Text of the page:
FEATURE STORY January 21, 2019

Enhancing Weather, Climate, and Water Information Services across Central Asia

World Bank Group


STORY HIGHLIGHTS

  • Climate change threatens to increase temperatures across Central Asia by 4 degrees Celsius or more by the end of the century, bringing increasingly frequent and severe impacts from extreme weather.
  • Improving weather, climate and hydrological services—by putting accurate, timely and understandable predictions into the hands of decision-makers and the public—can save lives and guide forward-looking investments.
  • The Central Asia Hydrometeorology Modernization Project has among other activities helped rehabilitate 87 weather stations and 19 river stations across the Kyrgyz Republic and Tajikistan, improving weather forecasting in these countries by up to 30 percent.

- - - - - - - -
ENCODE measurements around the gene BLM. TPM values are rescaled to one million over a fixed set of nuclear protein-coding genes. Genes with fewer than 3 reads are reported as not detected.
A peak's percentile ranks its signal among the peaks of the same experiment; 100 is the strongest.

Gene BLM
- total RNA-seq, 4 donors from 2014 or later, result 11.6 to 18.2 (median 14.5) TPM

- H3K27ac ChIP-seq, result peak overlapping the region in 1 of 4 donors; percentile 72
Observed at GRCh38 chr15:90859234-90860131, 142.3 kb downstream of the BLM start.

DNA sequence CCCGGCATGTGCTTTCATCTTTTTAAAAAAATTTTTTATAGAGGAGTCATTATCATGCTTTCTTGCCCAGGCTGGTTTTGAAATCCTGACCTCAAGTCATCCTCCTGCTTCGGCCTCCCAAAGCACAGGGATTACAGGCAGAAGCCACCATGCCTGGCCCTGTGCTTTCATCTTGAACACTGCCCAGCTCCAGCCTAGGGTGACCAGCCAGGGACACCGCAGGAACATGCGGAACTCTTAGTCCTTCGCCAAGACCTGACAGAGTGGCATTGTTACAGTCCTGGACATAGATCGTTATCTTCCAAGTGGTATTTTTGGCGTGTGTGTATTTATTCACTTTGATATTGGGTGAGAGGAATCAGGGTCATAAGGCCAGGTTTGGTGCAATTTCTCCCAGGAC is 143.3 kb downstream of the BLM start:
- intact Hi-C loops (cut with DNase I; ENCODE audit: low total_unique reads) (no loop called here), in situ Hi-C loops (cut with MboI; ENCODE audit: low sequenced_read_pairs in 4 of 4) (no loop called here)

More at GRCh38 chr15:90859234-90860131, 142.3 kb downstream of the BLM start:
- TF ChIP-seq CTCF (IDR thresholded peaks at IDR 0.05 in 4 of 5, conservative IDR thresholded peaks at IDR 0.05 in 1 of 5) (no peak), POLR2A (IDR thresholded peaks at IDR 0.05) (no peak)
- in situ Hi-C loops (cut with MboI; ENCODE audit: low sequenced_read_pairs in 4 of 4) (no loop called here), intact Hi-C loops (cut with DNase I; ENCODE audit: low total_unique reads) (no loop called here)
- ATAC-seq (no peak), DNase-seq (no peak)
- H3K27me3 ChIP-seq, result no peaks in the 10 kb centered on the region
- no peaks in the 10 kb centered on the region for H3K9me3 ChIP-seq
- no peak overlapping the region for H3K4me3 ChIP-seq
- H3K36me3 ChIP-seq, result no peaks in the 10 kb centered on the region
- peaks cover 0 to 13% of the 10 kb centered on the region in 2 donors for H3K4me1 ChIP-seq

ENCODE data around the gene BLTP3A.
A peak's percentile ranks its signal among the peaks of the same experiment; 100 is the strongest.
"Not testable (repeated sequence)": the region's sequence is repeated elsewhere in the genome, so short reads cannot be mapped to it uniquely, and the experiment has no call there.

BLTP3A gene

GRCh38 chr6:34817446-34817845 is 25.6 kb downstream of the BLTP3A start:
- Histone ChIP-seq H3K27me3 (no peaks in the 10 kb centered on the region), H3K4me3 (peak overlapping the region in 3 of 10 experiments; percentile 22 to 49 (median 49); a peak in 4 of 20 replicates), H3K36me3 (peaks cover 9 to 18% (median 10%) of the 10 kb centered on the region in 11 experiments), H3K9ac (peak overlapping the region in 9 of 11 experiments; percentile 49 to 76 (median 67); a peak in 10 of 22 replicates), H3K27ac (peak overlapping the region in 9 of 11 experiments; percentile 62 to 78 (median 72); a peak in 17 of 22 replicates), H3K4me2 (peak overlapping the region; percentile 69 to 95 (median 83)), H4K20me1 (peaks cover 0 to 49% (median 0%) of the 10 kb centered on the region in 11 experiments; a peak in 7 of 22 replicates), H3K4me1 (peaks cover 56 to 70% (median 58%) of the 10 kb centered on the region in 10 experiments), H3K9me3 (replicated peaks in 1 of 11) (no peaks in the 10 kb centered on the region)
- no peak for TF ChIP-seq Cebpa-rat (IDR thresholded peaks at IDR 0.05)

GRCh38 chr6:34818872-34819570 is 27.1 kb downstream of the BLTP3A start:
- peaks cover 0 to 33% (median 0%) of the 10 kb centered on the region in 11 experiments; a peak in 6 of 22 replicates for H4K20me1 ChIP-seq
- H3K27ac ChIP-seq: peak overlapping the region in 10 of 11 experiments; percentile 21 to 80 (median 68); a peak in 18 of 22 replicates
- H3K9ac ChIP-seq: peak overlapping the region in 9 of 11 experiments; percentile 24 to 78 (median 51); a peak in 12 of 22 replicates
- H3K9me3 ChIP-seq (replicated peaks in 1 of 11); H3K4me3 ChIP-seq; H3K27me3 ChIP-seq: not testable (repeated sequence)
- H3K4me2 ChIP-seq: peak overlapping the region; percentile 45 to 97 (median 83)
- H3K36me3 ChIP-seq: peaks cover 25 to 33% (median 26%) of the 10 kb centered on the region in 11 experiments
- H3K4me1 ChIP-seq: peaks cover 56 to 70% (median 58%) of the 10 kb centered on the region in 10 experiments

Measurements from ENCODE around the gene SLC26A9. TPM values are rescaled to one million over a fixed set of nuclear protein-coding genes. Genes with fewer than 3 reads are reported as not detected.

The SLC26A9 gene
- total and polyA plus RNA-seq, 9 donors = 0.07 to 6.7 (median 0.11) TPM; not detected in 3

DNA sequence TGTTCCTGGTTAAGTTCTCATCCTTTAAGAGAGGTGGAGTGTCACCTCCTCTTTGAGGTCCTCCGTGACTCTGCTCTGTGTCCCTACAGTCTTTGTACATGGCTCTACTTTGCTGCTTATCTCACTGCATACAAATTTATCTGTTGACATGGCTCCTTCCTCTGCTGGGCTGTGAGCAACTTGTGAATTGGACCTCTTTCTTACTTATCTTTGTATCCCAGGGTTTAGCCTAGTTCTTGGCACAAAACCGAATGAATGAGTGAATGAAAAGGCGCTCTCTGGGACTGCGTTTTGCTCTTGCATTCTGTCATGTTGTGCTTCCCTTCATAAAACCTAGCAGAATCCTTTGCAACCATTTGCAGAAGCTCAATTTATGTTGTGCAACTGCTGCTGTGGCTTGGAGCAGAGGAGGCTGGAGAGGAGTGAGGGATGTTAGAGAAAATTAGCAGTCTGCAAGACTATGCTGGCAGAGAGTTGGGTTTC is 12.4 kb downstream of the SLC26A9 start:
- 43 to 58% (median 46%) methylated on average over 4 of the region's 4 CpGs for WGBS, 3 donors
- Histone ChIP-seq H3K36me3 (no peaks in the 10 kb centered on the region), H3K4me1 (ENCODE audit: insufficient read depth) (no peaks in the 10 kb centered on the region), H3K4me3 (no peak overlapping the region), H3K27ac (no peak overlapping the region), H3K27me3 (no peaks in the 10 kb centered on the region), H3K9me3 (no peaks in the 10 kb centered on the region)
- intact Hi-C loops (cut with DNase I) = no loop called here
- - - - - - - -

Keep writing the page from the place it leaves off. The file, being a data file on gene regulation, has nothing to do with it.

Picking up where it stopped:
Central Asia has made tremendous strides in socio-economic development in recent years, reducing poverty rates from over 80 percent just a few decades ago to about 30 percent today. However, rising climate and disaster risk are threatening the safety and livelihood of communities that call the region home.

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Khujand’s bustling market in Tajikistan. Image credit: Christina Stuhlberger / Zoï Environment Network.

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By the end of the century, temperatures here could increase by up to 4 degrees Celsius, exacerbating impacts from extreme weather events like floods, landslides, mudflows, droughts, high winds, and avalanches – hazards that already pose major risks to vulnerable communities.

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Goat Herder on the way to pastures on the northern slopes of the Tien Shan mountains, Kyrgyz Republic. Image credit: Christina Stuhlberger / Zoï Environment Network.